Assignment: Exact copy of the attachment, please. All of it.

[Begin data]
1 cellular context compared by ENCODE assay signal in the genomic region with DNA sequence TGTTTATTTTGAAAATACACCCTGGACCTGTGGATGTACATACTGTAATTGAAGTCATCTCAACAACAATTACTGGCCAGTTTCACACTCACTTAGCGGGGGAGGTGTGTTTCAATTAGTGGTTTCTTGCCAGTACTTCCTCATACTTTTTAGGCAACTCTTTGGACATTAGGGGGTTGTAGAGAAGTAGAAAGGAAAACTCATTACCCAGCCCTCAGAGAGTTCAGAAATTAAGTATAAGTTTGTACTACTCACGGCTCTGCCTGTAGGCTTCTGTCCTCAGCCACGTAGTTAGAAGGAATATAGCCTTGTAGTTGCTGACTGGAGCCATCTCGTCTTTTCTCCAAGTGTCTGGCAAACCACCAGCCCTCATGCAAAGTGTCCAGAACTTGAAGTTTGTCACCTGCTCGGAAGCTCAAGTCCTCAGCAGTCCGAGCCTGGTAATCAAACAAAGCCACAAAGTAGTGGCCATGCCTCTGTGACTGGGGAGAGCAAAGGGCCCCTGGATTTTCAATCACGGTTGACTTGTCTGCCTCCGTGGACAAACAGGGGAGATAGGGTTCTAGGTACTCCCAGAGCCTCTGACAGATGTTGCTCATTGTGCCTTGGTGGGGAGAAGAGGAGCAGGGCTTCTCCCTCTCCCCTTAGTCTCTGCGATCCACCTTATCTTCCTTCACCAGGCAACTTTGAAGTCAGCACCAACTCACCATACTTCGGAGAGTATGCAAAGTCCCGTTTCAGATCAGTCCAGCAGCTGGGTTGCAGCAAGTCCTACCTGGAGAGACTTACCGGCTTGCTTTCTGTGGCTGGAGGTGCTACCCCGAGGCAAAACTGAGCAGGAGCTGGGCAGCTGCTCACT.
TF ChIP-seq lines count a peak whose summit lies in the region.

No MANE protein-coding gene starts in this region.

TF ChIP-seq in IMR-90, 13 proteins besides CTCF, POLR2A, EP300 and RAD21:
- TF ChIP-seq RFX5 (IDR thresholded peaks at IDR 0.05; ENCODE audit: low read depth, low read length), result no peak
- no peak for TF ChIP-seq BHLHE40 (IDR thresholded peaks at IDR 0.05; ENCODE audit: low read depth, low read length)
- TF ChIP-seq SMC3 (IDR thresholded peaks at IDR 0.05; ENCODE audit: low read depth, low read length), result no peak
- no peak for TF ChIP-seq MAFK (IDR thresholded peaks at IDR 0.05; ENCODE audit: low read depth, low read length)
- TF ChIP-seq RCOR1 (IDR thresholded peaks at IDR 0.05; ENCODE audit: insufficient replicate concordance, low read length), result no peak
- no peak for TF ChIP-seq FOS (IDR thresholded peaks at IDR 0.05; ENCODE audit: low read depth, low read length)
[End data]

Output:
1 cellular context compared by ENCODE assay signal in the genomic region with DNA sequence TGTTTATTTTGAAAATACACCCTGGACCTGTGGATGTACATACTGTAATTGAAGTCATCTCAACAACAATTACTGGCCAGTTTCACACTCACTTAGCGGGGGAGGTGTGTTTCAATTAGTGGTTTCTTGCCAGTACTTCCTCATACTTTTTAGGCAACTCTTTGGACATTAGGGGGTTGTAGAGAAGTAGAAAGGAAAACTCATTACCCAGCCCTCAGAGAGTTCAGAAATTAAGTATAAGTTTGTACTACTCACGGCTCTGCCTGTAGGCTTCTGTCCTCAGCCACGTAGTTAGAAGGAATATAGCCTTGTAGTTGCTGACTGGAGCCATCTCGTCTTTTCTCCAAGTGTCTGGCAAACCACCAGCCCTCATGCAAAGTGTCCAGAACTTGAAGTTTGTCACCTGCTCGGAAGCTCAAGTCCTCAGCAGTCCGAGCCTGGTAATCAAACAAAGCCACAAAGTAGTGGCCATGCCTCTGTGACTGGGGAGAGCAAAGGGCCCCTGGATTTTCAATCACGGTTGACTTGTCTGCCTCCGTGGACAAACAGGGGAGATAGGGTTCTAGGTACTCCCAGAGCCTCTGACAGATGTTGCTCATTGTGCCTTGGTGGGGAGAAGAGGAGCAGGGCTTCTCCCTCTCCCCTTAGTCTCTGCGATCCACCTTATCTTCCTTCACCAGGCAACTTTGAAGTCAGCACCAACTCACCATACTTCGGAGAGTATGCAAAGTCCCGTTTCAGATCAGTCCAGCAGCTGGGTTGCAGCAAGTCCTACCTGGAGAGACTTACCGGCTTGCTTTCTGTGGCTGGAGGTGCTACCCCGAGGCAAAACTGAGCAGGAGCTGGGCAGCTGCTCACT.
TF ChIP-seq lines count a peak whose summit lies in the region.

No MANE protein-coding gene starts in this region.

TF ChIP-seq in IMR-90, 13 proteins besides CTCF, POLR2A, EP300 and RAD21:
- TF ChIP-seq RFX5 (IDR thresholded peaks at IDR 0.05; ENCODE audit: low read depth, low read length), result no peak
- no peak for TF ChIP-seq BHLHE40 (IDR thresholded peaks at IDR 0.05; ENCODE audit: low read depth, low read length)
- TF ChIP-seq SMC3 (IDR thresholded peaks at IDR 0.05; ENCODE audit: low read depth, low read length), result no peak
- no peak for TF ChIP-seq MAFK (IDR thresholded peaks at IDR 0.05; ENCODE audit: low read depth, low read length)
- TF ChIP-seq RCOR1 (IDR thresholded peaks at IDR 0.05; ENCODE audit: insufficient replicate concordance, low read length), result no peak
- no peak for TF ChIP-seq FOS (IDR thresholded peaks at IDR 0.05; ENCODE audit: low read depth, low read length)